Congressmen express concerns over BSEE offshore well control rule

Two US House Republicans expressed concern over the US Bureau of Safety and Environmental Enforcement’s offshore well control rule and recommended an additional 180 days for comments to address problems in the regulations.

“Allowing for [US Outer Continental Shelf] development and promoting a safe operating environment are not mutually exclusive, and it is vitally important to continue updates and improvements to existing safety regulations,” maintained Natural Resources Committee Chairman Rob Bishop (R-Utah) and Ken Calvert, who chairs the Appropriations Committee’s Interior, Environment, and Related Appropriations Subcommittee.

“However, these rules must be done well and done right,” they said in their Apr. 1 letter to Howard Shelanski, information and regulatory affairs administrator in the White House Office of Management and Budget, which is reviewing the regulations.

BSEE now requires companies to submit both a description of well drilling criteria and a drilling prognosis which includes planned safe drilling margins for their operations to be approved, the lawmakers said.

“Under the current regulations, BSEE has regulated drilling margins safely—permitting 63% of the wells drilled since the Deepwater Horizon incident to use a margin below 0.5 ppg—without significant well control incidents or loss of containment,” they said.

Setting an arbitrary 0.5 ppg margin “that lacks any statistical evidence for its existence demonstrates adherence to an outmoded engineering practice,” the letter said. “Without a clear regulatory process that provides certainty for obtaining a permit to drill, especially if a drilling plan will likely require sub-0.5 ppg margins, companies will be unable to move forward on approving multibillion dollar investments to develop our nation’s offshore energy resources.”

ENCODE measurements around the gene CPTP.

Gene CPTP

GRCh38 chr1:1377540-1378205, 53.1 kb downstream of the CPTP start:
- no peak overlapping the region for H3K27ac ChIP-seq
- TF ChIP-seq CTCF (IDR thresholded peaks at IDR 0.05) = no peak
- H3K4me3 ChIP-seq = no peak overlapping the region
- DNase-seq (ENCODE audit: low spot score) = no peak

Each well is different

A Natural Resources Committee Oct. 27, 2015, listening session with more than 40 technical experts showed that each well’s geological characteristics are different and drilling engineers make safety paramount as they develop drilling plans, Bishop and Calvert told Shelanski.

“What also became clear is that BSEE would have benefited greatly from collaboration with these experts as the rule included many technical flaws and ambiguous language that in some cases could impede safety rather than enhance it,” they asserted.

They also cited the Government Accountability Office’s recent report saying that the US Department of the Interior agency’s efforts to improve offshore oil and safety have made little progress, and BSEE continues to rely on incident policies and procedures that were in place before BP PLC’s Macondo deepwater well blew out and exploded, killing 11 people on Apr. 20, 2010 (OGJ Online, Mar. 16, 2016).

Bishop and Calvert sent their letter to OMB soon after Louisiana Gov. Jon Bel Edwards (D) and GOP members of the state’s US House delegation separately protested that BSEE’s well control rule would be too costly and could reduce oil and gas activity in the gulf substantially (OGJ Online, Apr. 4, 2016).

Contact Nick Snow at nicks@pennwell.com.

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